This year’s Geneva motor show was shaping up to host a blizzard of electric vehicle launch announcements. BMW was going to show its i4 Concept, an important competitor for the Tesla Model 3. Renault’s budget brand Dacia had an electric baby SUV, the Spring, ready to roll, and Fiat was poised to pull the sheets off its new electric 500, which looks just like the old model, but is based on a new platform. Volkswagen had the ID.4, a crossover sister to the Golf-sized ID.3, while the Chinese electric car-maker Aiways was hoping to make a big splash too.
But suddenly, with just a few days to go, the difficult decision was made to pull the plug on the show in the face of the coronavirus scare, forcing manufacturers to find other methods of getting the message across, including online press conferences. Then, during US business hours on 4th March, late on what would have been Geneva’s second press day, came a stunning series of announcements from a General Motors event in Detroit that eclipsed even the unveilings that would have taken place at the show.
GM painted a picture of an all-electric future based on Ultium, a new modular battery technology architecture. The first car to benefit will be an electric Hummer SUV. Nine other models were announced for introduction by 2025, including an updated Chevrolet Bolt, a variety of SUVs spread across GM’s stable of brands, and the Cadillac Celestiq, a new flagship model for the company’s luxury badge.
Electrification has produced endless headaches for the established car makers. They know they have to do it, but they also know that expensive battery packs mean profits will be hard to come by during the first phase of the process, because it will be difficult to pass the higher costs on to customers. Battery prices are in decline, so the problem eventually goes away, but GM thinks that with Ultium, it can bring battery costs down towards the $100 per kWh milestone fairly quickly, greatly reducing the hit.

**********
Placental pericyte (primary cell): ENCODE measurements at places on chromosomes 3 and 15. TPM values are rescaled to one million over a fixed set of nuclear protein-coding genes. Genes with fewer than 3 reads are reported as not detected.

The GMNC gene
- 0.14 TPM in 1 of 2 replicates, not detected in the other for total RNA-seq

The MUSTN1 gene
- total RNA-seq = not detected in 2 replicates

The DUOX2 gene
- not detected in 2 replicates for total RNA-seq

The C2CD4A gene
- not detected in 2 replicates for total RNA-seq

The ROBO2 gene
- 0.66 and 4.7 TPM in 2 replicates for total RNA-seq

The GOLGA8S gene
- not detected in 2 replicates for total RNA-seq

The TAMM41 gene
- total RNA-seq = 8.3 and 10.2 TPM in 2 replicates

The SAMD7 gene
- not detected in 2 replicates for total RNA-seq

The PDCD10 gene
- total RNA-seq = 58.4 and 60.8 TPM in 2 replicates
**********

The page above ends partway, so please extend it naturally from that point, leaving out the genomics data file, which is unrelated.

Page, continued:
GM hadn’t even planned to be at Geneva, not least because it had already withdrawn from Europe with the sale of Vauxhall and Opel in 2017. Only a fortnight before, the company had announced a further contraction in its global footprint with the decision to close down its Australian Holden brand and withdraw from right-hand drive markets altogether. The Ultium announcements show that the company is probably more than compensating for that geographical retrenchment with its aggressive expansion into new technologies for the territories it continues to serve.
For British electric car fans, there’s a depressing familiarity to GM’s exciting, but unobtainable new unveilings – the American giant has a history of announcing attractive EVs that don’t reach the UK. Regular readers of Bright Spark may recall how often I used to refer to the Chevrolet Bolt, which a couple of years ago was the first affordable car with a long-range 60kWh-plus battery. That made it to continental Europe as the Opel Ampera-e but was never sold as a right-hand-drive Vauxhall version.
Geneva was probably set to be the first major mainstream motor show that would have been dominated by electric product launches. But traditional motor shows seem to be on their last legs. Even the richest manufacturers are increasingly selective about which shows they attend, and several had already pulled out of Geneva well before the coronavirus scare.
The danger, from the show organisers’ point of view, is that the manufacturers may find that their online virtual motor show presentations, or separate manufacturer events like GM’s that aren’t part of the show calendar at all, prove to be just as effective at getting their messages out as a physical show, without all of its associated expense.